Here are five key takeaways from these important Department of Justice criminal law enforcement announcements:

  • Expect a crackdown on all forms of pandemic-related fraud, particularly with respect to CARES (Coronavirus Aid, Relief, and Economic Security Act) programs such as the Check Protection Program. payroll and supplier relief fund, continues.
  • The Department’s Antitrust Division is back – and investigating and prosecuting price fixing and other criminal offenses. Last year, the Division filed 25 criminal cases against 29 individuals and 14 corporations, and had “146 grand jury investigations – the most in 30 years.” The Antitrust Division is currently trying or preparing to try 18 indicted cases against 10 companies and 42 people, including 8 current or former CEOs or company presidents.
  • Expect more investigations and prosecutions from the Department of Justice’s Environment and Natural Resources Division, which also “prioritizes the investigation and prosecution of those who commit and benefit from corporate environmental malfeasance”. The Division is currently trying or about to try 11 indicted cases against 11 companies and 34 individuals – including 14 current and former company executives – for a wide range of environmental criminal offenses.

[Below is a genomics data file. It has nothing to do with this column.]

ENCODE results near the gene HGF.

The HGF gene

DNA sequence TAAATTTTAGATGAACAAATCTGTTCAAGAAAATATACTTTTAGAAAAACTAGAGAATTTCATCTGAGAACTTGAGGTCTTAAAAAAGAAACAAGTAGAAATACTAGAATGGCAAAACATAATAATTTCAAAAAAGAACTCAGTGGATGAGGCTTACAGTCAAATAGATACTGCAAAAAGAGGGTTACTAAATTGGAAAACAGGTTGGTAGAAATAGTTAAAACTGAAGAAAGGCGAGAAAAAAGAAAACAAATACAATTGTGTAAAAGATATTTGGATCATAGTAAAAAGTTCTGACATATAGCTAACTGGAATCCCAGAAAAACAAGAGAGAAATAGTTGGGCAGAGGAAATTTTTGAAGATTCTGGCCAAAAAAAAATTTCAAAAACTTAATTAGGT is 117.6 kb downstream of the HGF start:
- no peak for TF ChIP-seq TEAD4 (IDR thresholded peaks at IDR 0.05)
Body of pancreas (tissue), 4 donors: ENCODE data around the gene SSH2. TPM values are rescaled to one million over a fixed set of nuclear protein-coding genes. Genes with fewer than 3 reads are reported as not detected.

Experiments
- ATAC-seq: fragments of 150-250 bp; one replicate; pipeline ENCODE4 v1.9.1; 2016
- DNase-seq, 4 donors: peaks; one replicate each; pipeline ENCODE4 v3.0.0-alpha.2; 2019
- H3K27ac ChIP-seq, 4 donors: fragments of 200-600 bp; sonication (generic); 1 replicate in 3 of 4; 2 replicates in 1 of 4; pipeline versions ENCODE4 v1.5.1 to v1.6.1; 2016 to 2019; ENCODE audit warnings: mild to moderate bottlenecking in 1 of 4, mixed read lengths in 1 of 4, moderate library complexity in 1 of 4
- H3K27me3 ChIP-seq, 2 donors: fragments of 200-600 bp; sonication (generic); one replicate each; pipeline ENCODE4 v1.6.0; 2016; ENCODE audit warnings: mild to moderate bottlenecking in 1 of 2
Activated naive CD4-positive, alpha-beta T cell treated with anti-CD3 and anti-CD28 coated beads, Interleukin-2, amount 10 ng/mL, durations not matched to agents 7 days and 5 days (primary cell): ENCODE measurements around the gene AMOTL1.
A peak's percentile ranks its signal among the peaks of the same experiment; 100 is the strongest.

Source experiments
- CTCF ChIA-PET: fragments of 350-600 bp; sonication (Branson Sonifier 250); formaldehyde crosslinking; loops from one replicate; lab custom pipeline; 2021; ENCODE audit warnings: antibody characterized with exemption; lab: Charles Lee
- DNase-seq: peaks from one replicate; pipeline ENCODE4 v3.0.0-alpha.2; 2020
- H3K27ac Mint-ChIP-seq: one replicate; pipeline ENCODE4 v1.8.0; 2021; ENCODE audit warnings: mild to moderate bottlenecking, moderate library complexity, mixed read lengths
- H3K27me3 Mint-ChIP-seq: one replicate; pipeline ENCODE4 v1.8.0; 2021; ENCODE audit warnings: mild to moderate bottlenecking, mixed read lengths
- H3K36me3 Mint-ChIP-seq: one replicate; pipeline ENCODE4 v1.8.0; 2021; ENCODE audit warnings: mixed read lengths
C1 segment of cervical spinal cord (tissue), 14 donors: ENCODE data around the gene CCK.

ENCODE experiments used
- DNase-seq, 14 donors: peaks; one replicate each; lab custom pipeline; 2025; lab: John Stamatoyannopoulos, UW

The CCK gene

• Womble Bond Dickinson predicted many of these app trends last year. Businesses and individuals should be aware of these areas of application and of a continued DOJ focus on corruption, particularly in Latin America, healthcare fraud, criminal taxation, and cyber crimes. Strong compliance programs must be top-down, with C-suite leaders emphasizing the importance of compliance. In the event of a problem, the first call should always be legal counsel, and every business should have a plan in place to deal with a possible criminal investigation. An active crisis is not the time to formulate a plan.
  • More importantly, Attorney General Garland’s remarks echoed the Deputy Attorney General’s October announcements and reflected a return to earlier DOJ guidance on seeking individual accountability in corporate criminal enforcement. The Attorney General warned that “enforcement activity will only accelerate as we emerge from the pandemic.